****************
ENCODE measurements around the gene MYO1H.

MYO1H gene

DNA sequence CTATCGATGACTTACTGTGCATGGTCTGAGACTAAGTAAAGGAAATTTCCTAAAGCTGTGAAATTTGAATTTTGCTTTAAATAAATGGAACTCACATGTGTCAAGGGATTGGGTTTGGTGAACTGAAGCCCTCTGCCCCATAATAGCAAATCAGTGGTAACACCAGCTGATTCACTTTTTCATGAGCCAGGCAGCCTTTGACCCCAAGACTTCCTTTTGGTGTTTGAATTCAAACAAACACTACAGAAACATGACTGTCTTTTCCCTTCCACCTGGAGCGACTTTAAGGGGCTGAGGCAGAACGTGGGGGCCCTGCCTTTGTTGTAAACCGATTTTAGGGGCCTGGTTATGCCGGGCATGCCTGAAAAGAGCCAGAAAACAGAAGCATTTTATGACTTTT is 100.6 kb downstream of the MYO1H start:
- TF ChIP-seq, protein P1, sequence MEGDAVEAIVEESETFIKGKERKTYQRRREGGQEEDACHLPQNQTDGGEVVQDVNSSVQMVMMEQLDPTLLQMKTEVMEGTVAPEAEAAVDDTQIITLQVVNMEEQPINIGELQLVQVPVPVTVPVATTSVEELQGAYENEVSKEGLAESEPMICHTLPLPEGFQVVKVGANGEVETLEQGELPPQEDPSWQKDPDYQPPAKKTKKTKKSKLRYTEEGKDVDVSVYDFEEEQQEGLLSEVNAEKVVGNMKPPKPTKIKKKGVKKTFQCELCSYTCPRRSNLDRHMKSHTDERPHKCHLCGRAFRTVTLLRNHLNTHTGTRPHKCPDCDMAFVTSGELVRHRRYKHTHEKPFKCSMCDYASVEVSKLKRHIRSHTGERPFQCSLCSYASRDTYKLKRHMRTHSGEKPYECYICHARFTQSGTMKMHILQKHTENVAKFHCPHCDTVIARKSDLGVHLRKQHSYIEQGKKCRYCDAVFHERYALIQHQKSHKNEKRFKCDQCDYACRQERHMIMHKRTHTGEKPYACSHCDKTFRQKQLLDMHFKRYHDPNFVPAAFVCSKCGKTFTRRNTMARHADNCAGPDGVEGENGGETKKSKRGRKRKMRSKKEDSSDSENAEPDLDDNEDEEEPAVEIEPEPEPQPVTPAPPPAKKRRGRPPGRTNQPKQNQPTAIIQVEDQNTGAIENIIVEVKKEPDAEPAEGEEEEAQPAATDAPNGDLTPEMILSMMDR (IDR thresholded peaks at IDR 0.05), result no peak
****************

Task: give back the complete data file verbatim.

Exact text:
ENCODE measurements around the gene MYO1H.

MYO1H gene

DNA sequence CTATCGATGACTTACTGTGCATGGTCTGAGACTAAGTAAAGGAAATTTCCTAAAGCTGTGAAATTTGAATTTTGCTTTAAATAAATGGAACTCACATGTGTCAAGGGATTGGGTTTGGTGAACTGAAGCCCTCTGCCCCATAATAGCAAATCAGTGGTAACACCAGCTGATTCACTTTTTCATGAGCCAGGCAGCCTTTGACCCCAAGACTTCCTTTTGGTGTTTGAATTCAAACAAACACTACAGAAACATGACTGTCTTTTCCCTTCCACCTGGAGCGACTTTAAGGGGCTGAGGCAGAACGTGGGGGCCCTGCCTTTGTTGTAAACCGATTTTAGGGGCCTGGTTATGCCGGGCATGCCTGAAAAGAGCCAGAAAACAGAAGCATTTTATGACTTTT is 100.6 kb downstream of the MYO1H start:
- TF ChIP-seq, protein P1, sequence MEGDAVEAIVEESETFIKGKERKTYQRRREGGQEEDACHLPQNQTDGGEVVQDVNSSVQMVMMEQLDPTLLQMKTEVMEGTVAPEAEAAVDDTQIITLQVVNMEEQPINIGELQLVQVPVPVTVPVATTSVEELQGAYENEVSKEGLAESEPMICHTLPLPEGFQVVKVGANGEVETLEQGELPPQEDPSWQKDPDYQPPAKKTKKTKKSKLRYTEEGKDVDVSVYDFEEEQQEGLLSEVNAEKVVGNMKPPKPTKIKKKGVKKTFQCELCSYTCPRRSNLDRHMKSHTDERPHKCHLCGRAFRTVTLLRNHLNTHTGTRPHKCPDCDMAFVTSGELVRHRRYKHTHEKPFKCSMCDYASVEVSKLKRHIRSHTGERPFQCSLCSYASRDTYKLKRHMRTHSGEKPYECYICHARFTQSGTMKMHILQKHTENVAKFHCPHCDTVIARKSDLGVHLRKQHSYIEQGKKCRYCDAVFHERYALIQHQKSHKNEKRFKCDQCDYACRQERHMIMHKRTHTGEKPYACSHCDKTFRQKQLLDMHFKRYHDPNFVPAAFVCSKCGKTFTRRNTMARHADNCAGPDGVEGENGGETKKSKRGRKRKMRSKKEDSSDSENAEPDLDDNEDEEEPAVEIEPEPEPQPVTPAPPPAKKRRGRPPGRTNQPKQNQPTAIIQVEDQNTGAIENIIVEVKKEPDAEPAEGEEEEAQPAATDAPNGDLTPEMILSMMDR (IDR thresholded peaks at IDR 0.05), result no peak